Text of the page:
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Russian wind farm to test equipment in Arctic conditions

Wind farms could solve the problem of energy infrastructures in the North’s isolated energy districts

MOSCOW, February 27. /TASS/. Russia’s first wind farm, which will be built in Yakutia’s north, will test equipment in extreme frosts and stormy winds, Yakutia’s Minister of Housing and Energy Danil Savvinov told TASS on Wednesday. On Tuesday, Moscow hosted a ceremony of signing documents for construction of a wind-diesel complex, where Rushydro (hydroelectricity company), Yakutia and Japan’s NEDO (the New Energy and Industrial Technology Development Organization) signed a memorandum on cooperation.

The complex will be located in Tiksi. It would be the first experiment in Yakutia to make a technology process, which will unite the wind farms, diesel generators and the system to accumulate the energy. End of the construction is due in late 2019.

"In Tiksi, in snowstorms, the wind speed may be 60 meters per second," the minister said. "The equipment will be tested in most unfriendly conditions."

The Japanese side, he continued, wants to test the equipment in extreme frosts and stormy winds. Within a year, the equipment’s effectiveness will be tested, and besides specialists will see whether operational expenses would be reasonable.

The first wind turbine of 250kWh, brought from Germany, was installed in Yakutia back in 2007, but it failed the test of Arctic winds. "This experiment demonstrated that Arctic power stations should be adjusted to the climate conditions," he said.

According to the regional ministry, the northern energy districts in the region typically use small generation sources. The region has 144 electric power plants, 18 facilities of renewable energy, for which about 70,000 tonnes of expensive diesel fuel is delivered every year.

Optimal solution for the North

Wind farms could solve the problem of energy infrastructures in the North’s isolated energy districts, the minister continued. As for the wind farms, supplied by the Japanese side, along with the equipment they will have systems to accumulate the energy and systems to manage the process and to distribute the energy. "Yakutia’s experience with renewable energy sources says that without accumulators it is impossible to solve fully the energy security problem, as without them electricity supplies cannot be smooth," he added.

Construction of three wind turbines began in 2017. "This year, the NEDO Corporation has supported the project’s implementation and is ready to supply the entire complex of equipment, which is three 300-kWh wind turbines and thee 1 MW diesel generators," the minister said.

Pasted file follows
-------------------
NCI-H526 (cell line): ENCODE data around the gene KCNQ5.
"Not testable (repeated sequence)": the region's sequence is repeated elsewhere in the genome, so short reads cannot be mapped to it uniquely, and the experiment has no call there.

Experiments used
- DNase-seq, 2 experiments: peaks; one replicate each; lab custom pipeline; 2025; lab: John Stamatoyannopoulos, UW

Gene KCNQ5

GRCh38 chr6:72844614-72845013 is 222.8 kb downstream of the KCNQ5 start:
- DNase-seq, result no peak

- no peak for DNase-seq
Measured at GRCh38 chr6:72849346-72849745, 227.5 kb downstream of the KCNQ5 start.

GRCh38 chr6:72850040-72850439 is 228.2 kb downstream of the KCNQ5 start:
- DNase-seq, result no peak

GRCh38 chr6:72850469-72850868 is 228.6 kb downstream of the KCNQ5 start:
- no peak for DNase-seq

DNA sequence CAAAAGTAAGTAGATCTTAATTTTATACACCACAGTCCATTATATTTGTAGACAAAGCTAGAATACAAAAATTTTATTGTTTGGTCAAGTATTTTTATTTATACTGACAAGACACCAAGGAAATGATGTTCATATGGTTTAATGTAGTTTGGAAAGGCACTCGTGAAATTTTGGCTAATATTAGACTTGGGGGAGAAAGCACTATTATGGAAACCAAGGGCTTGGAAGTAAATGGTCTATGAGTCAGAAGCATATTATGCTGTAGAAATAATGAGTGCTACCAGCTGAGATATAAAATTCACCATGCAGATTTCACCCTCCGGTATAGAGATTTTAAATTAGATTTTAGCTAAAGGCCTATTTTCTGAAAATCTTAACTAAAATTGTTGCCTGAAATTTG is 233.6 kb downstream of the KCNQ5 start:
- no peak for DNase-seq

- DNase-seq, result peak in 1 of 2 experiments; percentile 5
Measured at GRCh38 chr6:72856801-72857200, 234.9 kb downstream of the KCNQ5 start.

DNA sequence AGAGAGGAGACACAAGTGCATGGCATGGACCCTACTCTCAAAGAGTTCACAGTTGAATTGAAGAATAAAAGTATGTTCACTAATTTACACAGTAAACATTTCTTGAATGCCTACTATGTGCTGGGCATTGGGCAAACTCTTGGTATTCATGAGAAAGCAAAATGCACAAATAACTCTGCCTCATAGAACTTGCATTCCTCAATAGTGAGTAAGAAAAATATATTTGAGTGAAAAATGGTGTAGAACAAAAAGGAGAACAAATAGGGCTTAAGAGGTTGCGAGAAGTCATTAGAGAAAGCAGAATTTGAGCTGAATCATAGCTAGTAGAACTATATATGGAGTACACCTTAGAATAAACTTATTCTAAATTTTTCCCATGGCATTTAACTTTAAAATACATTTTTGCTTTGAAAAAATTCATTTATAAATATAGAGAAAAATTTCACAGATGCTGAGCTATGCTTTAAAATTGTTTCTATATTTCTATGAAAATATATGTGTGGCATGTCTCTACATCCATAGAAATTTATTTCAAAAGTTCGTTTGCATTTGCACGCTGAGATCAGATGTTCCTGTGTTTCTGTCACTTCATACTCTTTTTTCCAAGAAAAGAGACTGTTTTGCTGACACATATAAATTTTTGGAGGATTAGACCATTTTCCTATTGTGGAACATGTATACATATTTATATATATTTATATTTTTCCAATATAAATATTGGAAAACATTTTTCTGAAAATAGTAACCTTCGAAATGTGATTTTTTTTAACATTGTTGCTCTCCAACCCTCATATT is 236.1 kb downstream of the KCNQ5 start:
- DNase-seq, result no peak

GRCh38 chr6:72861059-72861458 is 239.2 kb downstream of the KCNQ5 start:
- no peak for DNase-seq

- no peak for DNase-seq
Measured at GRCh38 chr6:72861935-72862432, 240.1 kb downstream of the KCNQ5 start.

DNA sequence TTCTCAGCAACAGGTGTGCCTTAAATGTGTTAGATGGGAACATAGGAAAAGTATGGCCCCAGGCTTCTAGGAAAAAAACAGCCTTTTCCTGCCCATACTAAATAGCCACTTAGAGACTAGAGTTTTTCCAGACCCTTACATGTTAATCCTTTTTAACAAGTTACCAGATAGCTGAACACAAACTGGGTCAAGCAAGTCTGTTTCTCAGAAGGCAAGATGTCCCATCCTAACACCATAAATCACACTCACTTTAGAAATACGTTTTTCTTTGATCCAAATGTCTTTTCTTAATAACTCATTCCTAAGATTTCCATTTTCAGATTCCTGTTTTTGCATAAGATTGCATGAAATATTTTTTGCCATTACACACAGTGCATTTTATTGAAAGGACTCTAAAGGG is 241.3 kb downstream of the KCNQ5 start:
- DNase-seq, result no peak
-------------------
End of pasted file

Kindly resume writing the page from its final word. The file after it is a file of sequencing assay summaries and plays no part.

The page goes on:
Rushydro, in its turn, undertakes installation and transportation of the equipment in Russia, as well as the general construction work. "NEDO undertakes also the equipment’s transportation from Japan to Vladivostok’s port, and then servicing it, as well as the personnel’s training," Savvinov said.

According to the memorandum, inked on Tuesday, the wind farm will be put operational in late 2019. "For 2018, we plan projecting and construction of the wind turbines, as well as works on the electricity transmission line," the minister said. "For 2019, we plan projecting and installation of the diesel generators and production and distribution management systems, and the system will begin working in November-December, 2019."

Using renewable energy

Yakutia’s authorities will expand use of renewable energy sources. Since 2011, 19 solar power plants have been working there. Thus, the region saves quite big sums of money for diesel and becomes less dependent on the fuel supplies for coming winter seasons. "By having those power plants, for example, in 2017, we saved about 300 tonnes of diesel fuel worth almost 17 million rubles ($302,000)," the minister said.

The renewable energy is also ecology-friendly, he continued. "The North’s fragile nature requires special attention, and here renewable energy is the ideal solution."

The region’s ministry also eyes using in the northern areas portable nuclear power plants, projected by Rosatom’s division.